That is why as president of the Singapore Institute of Architects (SIA) in the mid-1970s, he pushed for a change in the way architectural training was conducted at the National University of Singapore, which he felt was “too philosophical, too theoretical and too intellectual” at the time. In the late 1970s, other disciplines such as interior design and construction management were added to the course. Hong was named SIA’s First Patron in 2014.

For over 10 years, he advocated the need for a second school of architecture in Singapore for diversity. This materialised when the Singapore University of Technology and Design opened in 2009. Still, he thinks the syllabus can be improved and is suggesting the addition of accountancy to the curriculum.

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The Singapore University of Technology and Design (SUTD).

“I have always strongly advocated that architecture students should be taught more business administration skills and read accounts. As part of industry experience, architects must get involved in the running of business. Architects must be more multi-disciplinary and more entrepreneurial,” he says. “What I don’t know, I ask. Having been appointed to be on other boards (including Housing & Development Board; Hong Leong Group; and Singapore Broadcasting Corporation, now known as Mediacorp), I try to attend their board meetings and learn from their operations and experiences. I learnt a lot from my wife who was an accountant. Architects must be open to lifelong learning to succeed in this competitive industry and difficult economy.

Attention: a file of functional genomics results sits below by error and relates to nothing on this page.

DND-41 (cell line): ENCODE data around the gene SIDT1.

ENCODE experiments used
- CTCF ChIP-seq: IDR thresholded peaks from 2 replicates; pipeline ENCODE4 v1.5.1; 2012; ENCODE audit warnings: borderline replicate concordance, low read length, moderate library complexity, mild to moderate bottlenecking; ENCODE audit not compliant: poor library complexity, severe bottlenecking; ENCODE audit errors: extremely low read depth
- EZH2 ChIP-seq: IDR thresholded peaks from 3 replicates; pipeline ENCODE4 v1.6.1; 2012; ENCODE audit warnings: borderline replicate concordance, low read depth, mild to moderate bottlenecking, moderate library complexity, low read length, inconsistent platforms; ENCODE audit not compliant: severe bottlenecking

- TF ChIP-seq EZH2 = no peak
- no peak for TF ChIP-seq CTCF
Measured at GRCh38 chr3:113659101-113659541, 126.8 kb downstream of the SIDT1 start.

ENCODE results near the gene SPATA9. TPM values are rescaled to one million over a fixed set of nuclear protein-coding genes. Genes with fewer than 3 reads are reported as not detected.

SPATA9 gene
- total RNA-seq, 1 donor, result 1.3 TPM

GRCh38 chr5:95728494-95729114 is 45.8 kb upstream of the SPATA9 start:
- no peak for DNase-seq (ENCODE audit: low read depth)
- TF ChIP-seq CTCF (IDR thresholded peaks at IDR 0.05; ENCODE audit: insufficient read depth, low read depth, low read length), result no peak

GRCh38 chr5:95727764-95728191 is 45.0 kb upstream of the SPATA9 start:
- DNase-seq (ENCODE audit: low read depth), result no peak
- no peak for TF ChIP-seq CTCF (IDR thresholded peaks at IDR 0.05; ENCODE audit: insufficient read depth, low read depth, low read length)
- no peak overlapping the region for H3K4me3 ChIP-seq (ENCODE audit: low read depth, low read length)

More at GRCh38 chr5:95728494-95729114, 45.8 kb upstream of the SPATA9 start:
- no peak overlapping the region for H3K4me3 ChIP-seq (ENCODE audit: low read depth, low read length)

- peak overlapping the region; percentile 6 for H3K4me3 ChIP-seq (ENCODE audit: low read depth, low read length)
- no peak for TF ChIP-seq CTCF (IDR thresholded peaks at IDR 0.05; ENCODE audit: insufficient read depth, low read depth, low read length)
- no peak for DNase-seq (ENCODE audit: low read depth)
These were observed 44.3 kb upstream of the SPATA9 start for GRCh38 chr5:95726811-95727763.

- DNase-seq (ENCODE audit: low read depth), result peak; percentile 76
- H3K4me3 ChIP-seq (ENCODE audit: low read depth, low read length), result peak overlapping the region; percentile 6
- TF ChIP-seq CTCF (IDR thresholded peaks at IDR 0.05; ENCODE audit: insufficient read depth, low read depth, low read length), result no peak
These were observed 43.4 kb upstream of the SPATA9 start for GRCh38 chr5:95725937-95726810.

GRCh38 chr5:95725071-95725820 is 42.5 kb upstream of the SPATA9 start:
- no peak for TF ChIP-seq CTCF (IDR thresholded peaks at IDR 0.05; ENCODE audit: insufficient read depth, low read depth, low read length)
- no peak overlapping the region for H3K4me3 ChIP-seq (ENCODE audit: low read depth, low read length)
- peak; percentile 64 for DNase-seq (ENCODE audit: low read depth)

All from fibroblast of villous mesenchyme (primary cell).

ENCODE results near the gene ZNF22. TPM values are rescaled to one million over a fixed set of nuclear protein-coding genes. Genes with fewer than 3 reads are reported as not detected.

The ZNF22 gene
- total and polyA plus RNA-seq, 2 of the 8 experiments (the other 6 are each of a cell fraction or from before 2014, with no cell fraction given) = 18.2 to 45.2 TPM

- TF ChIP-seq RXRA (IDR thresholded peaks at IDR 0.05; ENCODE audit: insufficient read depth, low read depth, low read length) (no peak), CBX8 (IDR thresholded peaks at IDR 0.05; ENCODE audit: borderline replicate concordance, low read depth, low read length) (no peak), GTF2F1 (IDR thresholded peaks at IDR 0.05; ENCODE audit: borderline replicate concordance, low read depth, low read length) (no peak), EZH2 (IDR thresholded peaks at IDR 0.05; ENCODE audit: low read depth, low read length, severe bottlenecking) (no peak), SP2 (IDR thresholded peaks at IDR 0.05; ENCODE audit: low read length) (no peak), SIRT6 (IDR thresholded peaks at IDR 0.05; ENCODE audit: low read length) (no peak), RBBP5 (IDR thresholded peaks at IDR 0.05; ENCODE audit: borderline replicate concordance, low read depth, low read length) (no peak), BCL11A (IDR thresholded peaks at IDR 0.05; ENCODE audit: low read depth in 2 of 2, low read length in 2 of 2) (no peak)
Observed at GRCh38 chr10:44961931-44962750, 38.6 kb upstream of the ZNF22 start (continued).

“The public recognition that I have received is due to my ability to think as an entrepreneur, as a business leader, rather than due to my status as a pure architect. I have always seen my primary role as bringing business to RSP and running the firm well. Only on that basis is it possible to employ good architects and pay them well.”

He also believes that architectural firms with a multi-disciplinary corporate practice would have a competitive edge over overseas counterparts and lobbied for nearly 20 years for regulatory changes to allow architects to partner other professional services, including engineering. This came to fruition in 1991, with the revised Architects Act.

NO STOPPING

Even though he was struck with a near-fatal bout of pneumonia in 2013, Hong shows no signs of slowing down. “Retirement is not in the picture, as long as I am physically able to get up and go into the office.”

Despite his numerous achievements, Hong has not forgotten his staff ’s contributions. Three months ago, he gave them a hongbao out of his own pocket – he declined to reveal the amount – to recognise their efforts.

“I’ve always believed in helping staff , not shareholders. Many of them have served us very well, in bad and good times. It’s the architects’ staff who help build the firm through hard work, for which I rewarded them. I don’t want them to be grateful to me. I want them to feel that they are part of RSP.”

He is also planning to set up a foundation for the less privileged who seek a scholarship. And true to his modest nature, it won’t be called the Albert Hong Foundation. Hong says: “It’s not a publicity exercise.”

Published by World Scientific Publishing, Dare to be Different: The Albert Hong Story is available at bookstores.